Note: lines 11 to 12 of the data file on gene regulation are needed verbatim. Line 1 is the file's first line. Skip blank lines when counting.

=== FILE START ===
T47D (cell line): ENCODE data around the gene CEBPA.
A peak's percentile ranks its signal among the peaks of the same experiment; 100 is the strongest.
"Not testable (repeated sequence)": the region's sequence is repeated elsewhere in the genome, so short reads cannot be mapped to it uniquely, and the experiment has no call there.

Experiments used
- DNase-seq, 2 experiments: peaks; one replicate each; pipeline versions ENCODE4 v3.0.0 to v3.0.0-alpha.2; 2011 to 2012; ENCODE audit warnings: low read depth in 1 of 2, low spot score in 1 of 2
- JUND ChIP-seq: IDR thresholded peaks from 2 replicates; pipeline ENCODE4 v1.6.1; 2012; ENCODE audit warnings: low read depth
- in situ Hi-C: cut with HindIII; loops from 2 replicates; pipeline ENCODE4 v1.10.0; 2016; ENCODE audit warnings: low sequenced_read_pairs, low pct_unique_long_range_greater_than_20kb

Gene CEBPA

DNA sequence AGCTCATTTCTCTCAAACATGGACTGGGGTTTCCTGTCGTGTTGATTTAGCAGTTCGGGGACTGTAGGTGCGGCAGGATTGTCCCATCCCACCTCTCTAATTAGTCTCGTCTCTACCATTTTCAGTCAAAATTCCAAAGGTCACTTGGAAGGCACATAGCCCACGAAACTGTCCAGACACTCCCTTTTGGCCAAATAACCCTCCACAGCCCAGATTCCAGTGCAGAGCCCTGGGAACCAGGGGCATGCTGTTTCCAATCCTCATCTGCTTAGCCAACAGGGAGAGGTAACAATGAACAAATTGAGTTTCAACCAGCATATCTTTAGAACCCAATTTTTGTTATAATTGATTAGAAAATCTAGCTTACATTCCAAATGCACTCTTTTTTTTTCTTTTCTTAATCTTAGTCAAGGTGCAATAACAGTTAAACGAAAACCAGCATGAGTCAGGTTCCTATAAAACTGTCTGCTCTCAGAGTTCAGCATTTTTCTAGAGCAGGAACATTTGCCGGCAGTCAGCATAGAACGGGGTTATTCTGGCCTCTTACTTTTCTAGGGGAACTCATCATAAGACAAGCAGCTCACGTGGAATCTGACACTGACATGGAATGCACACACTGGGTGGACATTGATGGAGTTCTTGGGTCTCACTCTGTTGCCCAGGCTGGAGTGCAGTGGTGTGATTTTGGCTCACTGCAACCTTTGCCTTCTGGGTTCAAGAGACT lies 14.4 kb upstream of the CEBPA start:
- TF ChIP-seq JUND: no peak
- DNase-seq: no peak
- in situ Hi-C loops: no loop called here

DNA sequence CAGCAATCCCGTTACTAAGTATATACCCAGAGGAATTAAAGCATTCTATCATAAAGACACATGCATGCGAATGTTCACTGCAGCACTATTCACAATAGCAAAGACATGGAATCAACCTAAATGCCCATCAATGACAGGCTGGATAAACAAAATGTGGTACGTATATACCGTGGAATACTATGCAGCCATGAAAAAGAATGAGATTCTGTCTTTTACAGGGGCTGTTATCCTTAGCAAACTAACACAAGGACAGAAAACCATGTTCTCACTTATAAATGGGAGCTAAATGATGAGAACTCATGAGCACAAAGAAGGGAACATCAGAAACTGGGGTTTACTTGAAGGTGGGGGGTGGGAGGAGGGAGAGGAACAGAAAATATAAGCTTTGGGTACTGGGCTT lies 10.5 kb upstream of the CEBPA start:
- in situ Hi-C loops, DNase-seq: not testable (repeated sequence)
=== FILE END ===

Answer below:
- DNase-seq: no peak
- in situ Hi-C loops: no loop called here